Courage & Contradiction

Browse Items (14 total)

  • Collection: Permanent Collection

Letter from Mary J. and Sarah E. Boultinghouse to Daniel B. Boultinghouse, dated December 20, 1863. Mary Jane wrote about writing previous letters on the 5th, 7th, 16th and 17th. The second part of the letter, written on the 24th of December, talks…

A Confederate States of America bond for $500 issued on October 8, 1862. This bond features a bond maturity date of "July 1, 1873" in the upper left corner and is signed by Robert Tyler. 17 twenty dollar coupons are attached to the bottom. It is…

Certificate of Disability for Daniel B. Boultinghouse dated July 14, 1862. Surgeon John E. Walker examined Daniel and found him to be unfit to perform military service due to chronic lung disease.

Letter from Daniel B. Boultinghouse to his wife, Mary Jane Boultinghouse in which he requests that Brother Hoag stay with his wife until he can return. He reassures his wife that all is well with him.

A letter from Daniel B. Boultinghouse to Mary Jane Boultinghouse. Boultinghouse writes from a camp near Chappel Hill on October 9, 1863.
In this letter to his wife he discusses the march to Houston and his ailing health, as he is fighting off a…

A letter from J.H. Russel to his brother, J.B. Boultinghouse, in which he expresses sympathy for his brother's loss of his "little boy". This letter was written from Camp Cleaver. Russel was in Company C, 3rd Regiment.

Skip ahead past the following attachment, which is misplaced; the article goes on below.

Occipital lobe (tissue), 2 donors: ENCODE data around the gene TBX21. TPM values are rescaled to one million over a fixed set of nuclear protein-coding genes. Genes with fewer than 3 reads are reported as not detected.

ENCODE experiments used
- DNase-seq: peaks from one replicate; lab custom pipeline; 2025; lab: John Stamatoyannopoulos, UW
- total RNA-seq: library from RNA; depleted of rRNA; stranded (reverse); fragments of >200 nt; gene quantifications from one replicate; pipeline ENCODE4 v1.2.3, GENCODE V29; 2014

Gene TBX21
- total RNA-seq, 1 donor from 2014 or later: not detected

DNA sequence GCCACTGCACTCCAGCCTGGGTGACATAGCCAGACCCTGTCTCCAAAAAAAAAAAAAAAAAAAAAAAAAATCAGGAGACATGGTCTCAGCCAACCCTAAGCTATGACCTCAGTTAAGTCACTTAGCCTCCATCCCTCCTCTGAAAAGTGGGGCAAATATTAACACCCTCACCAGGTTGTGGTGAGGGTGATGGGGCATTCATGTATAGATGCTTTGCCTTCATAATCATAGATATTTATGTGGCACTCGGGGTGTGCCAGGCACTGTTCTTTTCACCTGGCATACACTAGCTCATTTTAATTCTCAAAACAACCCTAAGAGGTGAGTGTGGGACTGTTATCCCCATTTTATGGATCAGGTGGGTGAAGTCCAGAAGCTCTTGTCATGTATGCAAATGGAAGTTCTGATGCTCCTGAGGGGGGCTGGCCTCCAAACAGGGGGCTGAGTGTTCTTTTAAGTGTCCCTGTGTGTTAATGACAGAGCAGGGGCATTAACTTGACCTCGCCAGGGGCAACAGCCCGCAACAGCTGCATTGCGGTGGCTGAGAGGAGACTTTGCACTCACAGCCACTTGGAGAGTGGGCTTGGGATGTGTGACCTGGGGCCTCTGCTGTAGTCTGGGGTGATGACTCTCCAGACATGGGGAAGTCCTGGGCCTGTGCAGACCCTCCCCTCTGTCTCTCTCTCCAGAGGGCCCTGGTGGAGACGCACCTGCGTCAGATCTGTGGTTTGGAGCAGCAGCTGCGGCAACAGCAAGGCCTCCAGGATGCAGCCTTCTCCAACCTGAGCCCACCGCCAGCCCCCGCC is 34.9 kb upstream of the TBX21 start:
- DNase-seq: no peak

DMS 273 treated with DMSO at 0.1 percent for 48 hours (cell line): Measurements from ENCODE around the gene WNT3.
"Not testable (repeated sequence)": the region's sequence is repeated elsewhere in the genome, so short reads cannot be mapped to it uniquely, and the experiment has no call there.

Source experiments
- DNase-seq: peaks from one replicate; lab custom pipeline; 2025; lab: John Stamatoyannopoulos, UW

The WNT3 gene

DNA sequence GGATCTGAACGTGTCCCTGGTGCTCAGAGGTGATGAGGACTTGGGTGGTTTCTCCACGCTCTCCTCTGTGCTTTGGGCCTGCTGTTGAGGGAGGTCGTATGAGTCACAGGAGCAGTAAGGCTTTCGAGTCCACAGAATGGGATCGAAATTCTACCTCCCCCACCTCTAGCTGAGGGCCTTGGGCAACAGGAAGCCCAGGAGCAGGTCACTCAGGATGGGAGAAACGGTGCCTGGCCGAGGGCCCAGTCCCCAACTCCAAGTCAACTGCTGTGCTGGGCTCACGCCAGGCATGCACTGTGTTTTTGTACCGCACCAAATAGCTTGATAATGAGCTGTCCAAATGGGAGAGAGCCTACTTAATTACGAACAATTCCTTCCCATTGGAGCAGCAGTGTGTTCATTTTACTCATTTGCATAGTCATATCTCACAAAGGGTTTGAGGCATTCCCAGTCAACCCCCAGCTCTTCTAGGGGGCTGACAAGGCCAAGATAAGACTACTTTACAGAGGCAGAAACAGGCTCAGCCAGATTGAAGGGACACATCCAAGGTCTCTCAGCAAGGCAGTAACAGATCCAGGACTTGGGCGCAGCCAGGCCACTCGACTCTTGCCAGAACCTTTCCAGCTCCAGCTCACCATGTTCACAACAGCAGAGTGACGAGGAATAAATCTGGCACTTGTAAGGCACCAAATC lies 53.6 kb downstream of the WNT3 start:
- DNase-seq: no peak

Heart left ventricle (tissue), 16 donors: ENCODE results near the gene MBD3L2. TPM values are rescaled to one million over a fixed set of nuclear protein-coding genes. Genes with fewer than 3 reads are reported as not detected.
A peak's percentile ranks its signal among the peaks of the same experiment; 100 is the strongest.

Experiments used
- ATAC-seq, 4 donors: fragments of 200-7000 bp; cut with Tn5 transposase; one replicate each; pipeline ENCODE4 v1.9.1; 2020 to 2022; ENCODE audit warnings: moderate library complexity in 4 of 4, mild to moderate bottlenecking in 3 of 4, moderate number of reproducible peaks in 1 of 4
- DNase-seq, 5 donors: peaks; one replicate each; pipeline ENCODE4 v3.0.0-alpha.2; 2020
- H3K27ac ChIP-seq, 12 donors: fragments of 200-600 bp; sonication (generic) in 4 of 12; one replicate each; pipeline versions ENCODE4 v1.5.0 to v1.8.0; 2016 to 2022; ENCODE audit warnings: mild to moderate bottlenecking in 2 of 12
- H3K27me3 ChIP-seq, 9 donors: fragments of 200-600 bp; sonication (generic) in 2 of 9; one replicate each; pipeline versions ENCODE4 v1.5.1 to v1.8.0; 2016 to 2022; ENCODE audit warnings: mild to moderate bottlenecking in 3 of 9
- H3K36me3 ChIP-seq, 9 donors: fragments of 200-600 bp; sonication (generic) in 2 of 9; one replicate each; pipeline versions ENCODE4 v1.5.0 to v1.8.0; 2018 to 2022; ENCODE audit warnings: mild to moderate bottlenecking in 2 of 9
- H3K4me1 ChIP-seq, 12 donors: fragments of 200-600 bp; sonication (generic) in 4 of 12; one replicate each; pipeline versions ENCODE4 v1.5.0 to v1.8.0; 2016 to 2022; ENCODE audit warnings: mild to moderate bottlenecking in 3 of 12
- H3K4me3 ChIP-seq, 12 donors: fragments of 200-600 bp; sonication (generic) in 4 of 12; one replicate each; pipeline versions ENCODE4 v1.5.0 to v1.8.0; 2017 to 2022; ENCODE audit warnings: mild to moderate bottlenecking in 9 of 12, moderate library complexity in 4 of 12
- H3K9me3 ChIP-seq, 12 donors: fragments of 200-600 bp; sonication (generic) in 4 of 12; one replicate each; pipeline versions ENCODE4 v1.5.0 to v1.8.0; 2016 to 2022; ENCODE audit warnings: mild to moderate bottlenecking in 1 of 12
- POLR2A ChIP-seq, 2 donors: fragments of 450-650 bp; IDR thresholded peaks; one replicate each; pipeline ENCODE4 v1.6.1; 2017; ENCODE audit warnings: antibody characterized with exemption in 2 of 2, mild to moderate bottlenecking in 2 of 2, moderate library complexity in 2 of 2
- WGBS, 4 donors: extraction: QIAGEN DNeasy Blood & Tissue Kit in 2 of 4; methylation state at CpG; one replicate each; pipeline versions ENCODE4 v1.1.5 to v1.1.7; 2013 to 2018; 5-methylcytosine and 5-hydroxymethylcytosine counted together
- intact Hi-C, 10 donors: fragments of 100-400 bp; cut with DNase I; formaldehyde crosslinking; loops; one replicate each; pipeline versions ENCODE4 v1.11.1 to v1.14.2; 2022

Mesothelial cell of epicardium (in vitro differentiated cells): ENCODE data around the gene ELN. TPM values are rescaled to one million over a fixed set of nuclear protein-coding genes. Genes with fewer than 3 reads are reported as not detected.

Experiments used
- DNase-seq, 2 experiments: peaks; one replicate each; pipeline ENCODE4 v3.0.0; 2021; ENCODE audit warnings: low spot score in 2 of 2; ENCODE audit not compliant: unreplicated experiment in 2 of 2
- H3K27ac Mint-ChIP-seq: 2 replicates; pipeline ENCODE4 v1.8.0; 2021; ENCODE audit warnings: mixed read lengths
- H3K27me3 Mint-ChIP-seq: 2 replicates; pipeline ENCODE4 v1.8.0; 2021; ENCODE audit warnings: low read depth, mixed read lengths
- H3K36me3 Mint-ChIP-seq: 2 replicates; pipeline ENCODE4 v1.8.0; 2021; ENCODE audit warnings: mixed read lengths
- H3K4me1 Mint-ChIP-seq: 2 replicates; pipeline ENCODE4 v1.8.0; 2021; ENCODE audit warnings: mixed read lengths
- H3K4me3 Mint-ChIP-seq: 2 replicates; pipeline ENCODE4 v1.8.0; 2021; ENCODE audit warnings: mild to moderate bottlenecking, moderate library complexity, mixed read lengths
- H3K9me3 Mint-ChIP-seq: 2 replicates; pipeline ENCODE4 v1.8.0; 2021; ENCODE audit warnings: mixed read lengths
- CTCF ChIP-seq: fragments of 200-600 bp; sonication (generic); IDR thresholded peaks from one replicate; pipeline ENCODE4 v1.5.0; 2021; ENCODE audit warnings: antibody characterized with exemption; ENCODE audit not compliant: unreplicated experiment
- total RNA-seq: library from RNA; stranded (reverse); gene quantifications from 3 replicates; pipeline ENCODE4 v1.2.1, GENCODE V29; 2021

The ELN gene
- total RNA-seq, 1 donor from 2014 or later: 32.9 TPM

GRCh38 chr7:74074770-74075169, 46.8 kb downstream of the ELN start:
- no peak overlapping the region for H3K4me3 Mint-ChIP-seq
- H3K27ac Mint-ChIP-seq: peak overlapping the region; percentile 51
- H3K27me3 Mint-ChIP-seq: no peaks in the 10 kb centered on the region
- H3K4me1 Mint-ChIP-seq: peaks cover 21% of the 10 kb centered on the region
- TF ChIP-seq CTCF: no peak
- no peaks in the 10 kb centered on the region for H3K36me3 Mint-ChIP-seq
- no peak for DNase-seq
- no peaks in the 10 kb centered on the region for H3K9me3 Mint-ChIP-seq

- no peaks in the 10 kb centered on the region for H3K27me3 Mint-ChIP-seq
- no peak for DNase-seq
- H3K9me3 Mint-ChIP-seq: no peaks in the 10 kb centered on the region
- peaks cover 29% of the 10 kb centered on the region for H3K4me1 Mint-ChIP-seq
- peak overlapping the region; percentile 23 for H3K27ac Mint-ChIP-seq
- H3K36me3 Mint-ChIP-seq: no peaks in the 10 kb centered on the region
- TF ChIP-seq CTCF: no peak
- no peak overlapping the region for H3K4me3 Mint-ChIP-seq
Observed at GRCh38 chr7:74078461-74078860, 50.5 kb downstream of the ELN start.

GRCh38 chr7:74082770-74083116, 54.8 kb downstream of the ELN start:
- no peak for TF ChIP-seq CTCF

Letter from Mary Jane Boultinghouse to her husband, Daniel B. Boultinghouse discussing life on the home front and the many tasks she must tend to in his absence.
She mentions a rumor that furloughed men and deserters are being gathered to guard…

Letter from Mary Jane Boultinghouse to Daniel B. Boultinghouse. Mary Jane relates the troubles she faces at home, including sick and starving cattle.
The letter is written on paper from "E.W. Talbot/ Dealer in Staple and Fancy Dry Goods/ Boots,…

In this letter from Mary Jane Boultinghouse to her husband, Daniel Boultinghouse, she discusses practical matters including knitting socks for him. She reports that General Green is in Austin. She also recounts that African American residents will be…

A letter written by Mary Hughes to her son, T.P. Hughes giving him advice on taking up arms in the Civil War.

In this letter she discusses her ailing health, her fear for his well-being, and laments Texas' decision to secede.
Output Formats

atom, dcmes-xml, json, omeka-json, omeka-xml, rss2